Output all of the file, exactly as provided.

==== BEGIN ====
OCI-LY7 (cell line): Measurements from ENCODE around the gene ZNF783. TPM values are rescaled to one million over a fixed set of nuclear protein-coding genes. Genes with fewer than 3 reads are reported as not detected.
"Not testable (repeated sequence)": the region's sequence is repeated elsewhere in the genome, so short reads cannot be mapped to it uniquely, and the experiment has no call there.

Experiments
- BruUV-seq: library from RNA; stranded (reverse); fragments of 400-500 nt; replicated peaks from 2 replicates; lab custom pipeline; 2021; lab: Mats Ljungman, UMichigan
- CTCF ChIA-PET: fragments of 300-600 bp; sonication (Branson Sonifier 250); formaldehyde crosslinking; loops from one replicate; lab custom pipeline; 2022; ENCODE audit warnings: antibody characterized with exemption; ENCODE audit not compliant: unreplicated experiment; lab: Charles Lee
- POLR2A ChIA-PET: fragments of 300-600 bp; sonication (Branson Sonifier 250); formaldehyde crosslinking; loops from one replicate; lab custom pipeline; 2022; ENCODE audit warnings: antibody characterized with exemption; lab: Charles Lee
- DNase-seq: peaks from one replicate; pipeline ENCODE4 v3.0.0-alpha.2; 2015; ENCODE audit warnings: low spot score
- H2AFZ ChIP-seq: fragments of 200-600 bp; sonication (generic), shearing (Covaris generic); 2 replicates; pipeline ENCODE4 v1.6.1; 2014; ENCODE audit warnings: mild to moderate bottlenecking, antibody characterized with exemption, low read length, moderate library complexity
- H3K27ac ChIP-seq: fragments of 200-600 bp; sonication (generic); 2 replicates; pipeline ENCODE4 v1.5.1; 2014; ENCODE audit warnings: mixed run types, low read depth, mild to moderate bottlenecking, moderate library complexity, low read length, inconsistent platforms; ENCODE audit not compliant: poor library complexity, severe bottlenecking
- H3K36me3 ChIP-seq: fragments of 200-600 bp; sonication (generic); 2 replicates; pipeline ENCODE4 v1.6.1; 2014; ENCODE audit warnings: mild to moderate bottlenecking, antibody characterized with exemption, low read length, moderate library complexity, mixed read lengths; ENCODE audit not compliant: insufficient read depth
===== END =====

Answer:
OCI-LY7 (cell line): Measurements from ENCODE around the gene ZNF783. TPM values are rescaled to one million over a fixed set of nuclear protein-coding genes. Genes with fewer than 3 reads are reported as not detected.
"Not testable (repeated sequence)": the region's sequence is repeated elsewhere in the genome, so short reads cannot be mapped to it uniquely, and the experiment has no call there.

Experiments
- BruUV-seq: library from RNA; stranded (reverse); fragments of 400-500 nt; replicated peaks from 2 replicates; lab custom pipeline; 2021; lab: Mats Ljungman, UMichigan
- CTCF ChIA-PET: fragments of 300-600 bp; sonication (Branson Sonifier 250); formaldehyde crosslinking; loops from one replicate; lab custom pipeline; 2022; ENCODE audit warnings: antibody characterized with exemption; ENCODE audit not compliant: unreplicated experiment; lab: Charles Lee
- POLR2A ChIA-PET: fragments of 300-600 bp; sonication (Branson Sonifier 250); formaldehyde crosslinking; loops from one replicate; lab custom pipeline; 2022; ENCODE audit warnings: antibody characterized with exemption; lab: Charles Lee
- DNase-seq: peaks from one replicate; pipeline ENCODE4 v3.0.0-alpha.2; 2015; ENCODE audit warnings: low spot score
- H2AFZ ChIP-seq: fragments of 200-600 bp; sonication (generic), shearing (Covaris generic); 2 replicates; pipeline ENCODE4 v1.6.1; 2014; ENCODE audit warnings: mild to moderate bottlenecking, antibody characterized with exemption, low read length, moderate library complexity
- H3K27ac ChIP-seq: fragments of 200-600 bp; sonication (generic); 2 replicates; pipeline ENCODE4 v1.5.1; 2014; ENCODE audit warnings: mixed run types, low read depth, mild to moderate bottlenecking, moderate library complexity, low read length, inconsistent platforms; ENCODE audit not compliant: poor library complexity, severe bottlenecking
- H3K36me3 ChIP-seq: fragments of 200-600 bp; sonication (generic); 2 replicates; pipeline ENCODE4 v1.6.1; 2014; ENCODE audit warnings: mild to moderate bottlenecking, antibody characterized with exemption, low read length, moderate library complexity, mixed read lengths; ENCODE audit not compliant: insufficient read depth